Initial renderings from Stream Realty Partners detail possible additions to buildings along East Sixth Street. (Courtesy city of Austin)

Ahead of possible council consideration, Suttle said Stream's plans to attract a new business lineup hinge on that code change.

"If we can’t lift that height, I think we’re condemning Sixth Street to another long time of more of the same," Suttle said. "When you go to a prospective tenant, the good ones are saying, ‘It’s still a little shaky for me; I want to see what’s going to happen before I commit money.’ The ones that are jumping on it are the ones we don’t want any more of.”

Safer Sixth work continues

Suttle said Stream is also eyeing the addition of new office space above the existing buildings to make the targeted blocks more lively during the day. Stream believes moving beyond more prevalent bars and tattoo parlors could bring in a broader range of clientele, he said, while still maintaining many of the establishments that contribute to the entertainment district.

"We think the uses on Sixth Street need to be mixed back in, to where it’s more of a 24/7 instead of a Thursday through Sunday shooting gallery," he said.

As Stream continues to plan for the corridor's future, the city is moving forward on work tied to the Safer Sixth Street initiative launched after a shooting in the district last spring. For almost one year, city staff and public safety officials have considered several potential changes to the area such as added lighting, widened pedestrian areas, increased police and EMS resources, and reopening the street itself.

Stream's proposal was developed separately from the Safer Sixth work, although some stated goals of both processes overlap. While Stream and several local business owners desire to see Sixth reopened to vehicle traffic on weekend nights, city staff said in a December memo that it is not currently practical given the pedestrian volume and street layout.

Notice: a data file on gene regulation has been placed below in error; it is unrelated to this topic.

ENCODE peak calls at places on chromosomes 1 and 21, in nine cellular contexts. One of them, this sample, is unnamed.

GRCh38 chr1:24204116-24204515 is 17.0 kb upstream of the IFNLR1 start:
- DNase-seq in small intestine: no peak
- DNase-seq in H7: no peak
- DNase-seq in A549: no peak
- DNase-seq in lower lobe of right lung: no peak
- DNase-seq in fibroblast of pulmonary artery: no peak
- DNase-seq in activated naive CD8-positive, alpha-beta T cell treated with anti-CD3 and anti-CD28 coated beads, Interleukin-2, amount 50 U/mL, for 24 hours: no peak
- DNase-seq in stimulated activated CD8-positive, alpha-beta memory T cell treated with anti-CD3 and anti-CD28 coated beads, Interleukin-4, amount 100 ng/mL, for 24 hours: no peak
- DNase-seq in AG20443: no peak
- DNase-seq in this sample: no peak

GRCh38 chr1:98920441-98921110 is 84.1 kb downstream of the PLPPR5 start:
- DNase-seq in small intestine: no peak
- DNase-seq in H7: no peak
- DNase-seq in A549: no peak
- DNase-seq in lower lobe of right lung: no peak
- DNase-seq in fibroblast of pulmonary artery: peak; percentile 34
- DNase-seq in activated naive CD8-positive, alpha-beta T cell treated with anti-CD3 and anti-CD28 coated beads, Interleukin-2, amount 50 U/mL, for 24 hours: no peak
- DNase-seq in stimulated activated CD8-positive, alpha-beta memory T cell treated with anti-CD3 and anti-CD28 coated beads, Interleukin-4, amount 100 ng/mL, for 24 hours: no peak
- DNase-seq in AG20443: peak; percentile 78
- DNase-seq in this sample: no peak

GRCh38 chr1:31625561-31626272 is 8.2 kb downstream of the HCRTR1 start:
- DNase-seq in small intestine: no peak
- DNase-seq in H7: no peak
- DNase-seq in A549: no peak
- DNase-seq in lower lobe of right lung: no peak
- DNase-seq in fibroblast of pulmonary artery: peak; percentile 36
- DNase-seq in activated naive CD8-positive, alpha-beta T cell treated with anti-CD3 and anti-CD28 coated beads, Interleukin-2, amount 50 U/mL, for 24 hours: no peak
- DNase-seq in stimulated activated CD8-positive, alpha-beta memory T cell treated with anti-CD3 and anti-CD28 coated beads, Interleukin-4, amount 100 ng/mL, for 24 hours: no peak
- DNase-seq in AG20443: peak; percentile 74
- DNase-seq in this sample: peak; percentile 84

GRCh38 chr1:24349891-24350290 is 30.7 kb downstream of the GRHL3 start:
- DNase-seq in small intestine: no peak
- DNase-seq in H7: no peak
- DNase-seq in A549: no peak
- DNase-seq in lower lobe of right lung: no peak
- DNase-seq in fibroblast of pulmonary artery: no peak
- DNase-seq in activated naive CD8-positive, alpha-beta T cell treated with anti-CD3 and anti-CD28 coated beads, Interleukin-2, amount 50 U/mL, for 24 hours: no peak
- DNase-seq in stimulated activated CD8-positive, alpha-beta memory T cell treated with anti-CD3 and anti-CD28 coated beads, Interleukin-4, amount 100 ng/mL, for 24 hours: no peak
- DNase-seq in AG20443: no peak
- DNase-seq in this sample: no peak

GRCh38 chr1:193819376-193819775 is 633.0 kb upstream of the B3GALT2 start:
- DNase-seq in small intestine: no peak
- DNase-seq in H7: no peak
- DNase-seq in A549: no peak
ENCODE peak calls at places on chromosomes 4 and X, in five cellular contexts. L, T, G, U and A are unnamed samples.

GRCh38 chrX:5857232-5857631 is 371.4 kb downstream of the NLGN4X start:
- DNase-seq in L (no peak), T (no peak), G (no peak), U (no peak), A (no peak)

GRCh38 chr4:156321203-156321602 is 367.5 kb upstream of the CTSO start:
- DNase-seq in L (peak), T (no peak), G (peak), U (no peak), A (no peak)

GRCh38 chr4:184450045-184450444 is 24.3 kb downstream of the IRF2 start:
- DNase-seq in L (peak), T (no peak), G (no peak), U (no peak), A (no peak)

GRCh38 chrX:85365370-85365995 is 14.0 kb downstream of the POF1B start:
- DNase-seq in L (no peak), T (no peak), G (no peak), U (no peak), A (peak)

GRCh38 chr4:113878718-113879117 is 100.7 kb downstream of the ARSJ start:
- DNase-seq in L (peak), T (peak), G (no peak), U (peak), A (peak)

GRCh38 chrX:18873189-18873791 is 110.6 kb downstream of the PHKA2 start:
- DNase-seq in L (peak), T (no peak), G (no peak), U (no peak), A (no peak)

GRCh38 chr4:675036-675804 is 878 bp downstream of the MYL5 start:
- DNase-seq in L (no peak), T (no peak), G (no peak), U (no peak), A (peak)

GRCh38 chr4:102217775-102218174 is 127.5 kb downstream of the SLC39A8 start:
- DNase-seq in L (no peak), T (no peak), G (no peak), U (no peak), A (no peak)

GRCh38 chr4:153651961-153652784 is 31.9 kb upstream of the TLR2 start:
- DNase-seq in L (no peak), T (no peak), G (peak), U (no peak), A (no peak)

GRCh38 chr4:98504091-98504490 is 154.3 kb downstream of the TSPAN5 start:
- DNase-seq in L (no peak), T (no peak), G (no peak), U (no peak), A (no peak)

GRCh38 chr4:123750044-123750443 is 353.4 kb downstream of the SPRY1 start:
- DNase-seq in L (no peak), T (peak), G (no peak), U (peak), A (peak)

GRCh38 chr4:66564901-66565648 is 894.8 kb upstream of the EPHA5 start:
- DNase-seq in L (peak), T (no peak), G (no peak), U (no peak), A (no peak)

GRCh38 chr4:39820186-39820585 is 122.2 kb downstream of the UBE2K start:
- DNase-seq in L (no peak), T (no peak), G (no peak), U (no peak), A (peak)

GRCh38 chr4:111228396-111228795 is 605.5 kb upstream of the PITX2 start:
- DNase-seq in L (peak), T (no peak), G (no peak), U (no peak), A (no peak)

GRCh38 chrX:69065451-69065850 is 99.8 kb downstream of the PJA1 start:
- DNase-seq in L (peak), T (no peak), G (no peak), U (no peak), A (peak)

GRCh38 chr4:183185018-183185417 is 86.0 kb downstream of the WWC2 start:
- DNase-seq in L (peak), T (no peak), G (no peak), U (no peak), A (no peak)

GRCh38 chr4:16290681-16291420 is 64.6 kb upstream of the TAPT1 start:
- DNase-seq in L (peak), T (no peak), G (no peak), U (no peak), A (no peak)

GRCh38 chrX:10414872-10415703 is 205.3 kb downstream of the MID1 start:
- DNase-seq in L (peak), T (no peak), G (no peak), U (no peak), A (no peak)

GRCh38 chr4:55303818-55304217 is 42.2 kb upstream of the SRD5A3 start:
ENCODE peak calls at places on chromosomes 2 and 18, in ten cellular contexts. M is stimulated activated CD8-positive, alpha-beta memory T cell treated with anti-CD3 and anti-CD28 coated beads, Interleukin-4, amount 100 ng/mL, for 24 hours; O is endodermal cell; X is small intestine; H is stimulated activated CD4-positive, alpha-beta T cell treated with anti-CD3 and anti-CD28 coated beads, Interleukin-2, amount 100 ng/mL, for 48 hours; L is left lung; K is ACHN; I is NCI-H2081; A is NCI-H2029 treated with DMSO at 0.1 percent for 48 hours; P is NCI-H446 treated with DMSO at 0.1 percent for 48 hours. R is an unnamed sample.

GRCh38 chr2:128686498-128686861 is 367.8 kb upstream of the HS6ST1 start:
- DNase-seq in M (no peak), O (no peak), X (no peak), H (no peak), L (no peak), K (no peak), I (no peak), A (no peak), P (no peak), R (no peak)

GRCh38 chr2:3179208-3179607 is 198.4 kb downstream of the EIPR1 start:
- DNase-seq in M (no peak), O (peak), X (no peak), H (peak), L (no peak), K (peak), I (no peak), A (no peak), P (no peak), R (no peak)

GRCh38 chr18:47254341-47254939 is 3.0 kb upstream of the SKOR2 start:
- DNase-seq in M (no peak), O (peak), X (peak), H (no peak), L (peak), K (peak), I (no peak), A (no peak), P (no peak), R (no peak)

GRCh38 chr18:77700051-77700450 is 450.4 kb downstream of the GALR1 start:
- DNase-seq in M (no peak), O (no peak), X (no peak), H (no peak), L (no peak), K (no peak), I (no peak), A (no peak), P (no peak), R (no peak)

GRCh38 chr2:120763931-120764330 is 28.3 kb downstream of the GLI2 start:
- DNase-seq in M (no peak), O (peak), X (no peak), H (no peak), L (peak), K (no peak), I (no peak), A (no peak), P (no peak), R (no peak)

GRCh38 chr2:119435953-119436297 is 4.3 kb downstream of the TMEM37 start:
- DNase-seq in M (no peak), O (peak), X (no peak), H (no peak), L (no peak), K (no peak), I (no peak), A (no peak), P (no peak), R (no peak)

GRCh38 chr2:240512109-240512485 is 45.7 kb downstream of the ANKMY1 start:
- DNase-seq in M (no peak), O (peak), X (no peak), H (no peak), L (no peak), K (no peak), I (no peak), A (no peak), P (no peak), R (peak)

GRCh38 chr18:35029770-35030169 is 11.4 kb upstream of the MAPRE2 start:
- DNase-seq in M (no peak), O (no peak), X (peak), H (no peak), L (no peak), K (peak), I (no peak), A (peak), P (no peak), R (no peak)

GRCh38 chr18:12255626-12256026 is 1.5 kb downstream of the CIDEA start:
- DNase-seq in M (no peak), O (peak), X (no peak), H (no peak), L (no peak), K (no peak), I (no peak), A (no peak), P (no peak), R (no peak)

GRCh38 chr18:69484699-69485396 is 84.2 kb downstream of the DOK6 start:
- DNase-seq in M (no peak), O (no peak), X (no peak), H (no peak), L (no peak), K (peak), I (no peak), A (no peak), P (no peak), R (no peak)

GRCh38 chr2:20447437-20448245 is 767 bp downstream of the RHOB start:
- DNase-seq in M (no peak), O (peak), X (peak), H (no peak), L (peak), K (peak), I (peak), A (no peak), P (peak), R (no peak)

Tovo said it is an issue the city continues to consider and deferred to transportation and police staff on a final decision either way.

"I don’t really have an opinion on it, except that I have a strong desire to see the current situation ... undergo a sea change. I think we really need to address, very aggressively, the street party atmosphere that’s going on downtown on Sixth Street on the weekends especially," she said. "I don’t know whether the right answer is to reopen part of Sixth Street or to create wider areas for pedestrians to walk and/or artificial kinds of obstacles in Sxith Street to create less gathering spaces."

City staff were expected to report on several other items related to safety planning on East Sixth by May 1, including a staging area for first responders, a reopened gun buyback program and new security camera installations. Tovo said those updates are now expected to be shared later this month, while further pieces of the Safer Sixth process could receive updates through the summer.

Initial renderings from Stream Realty Partners detail possible additions to buildings along East Sixth Street. (Courtesy city of Austin)
By Ben Thompson

Austin City Hall Reporter

Ben joined Community Impact Newspaper in January 2019 after graduating with a degree in journalism from Northeastern University in Boston. He spent more than two years reporting on Montgomery County and The Woodlands area before moving to Austin in 2021 to cover City Hall and other news throughout the city. Contact Ben with questions, tips or feedback at [email protected] and follow him on Twitter @BThompson_CI.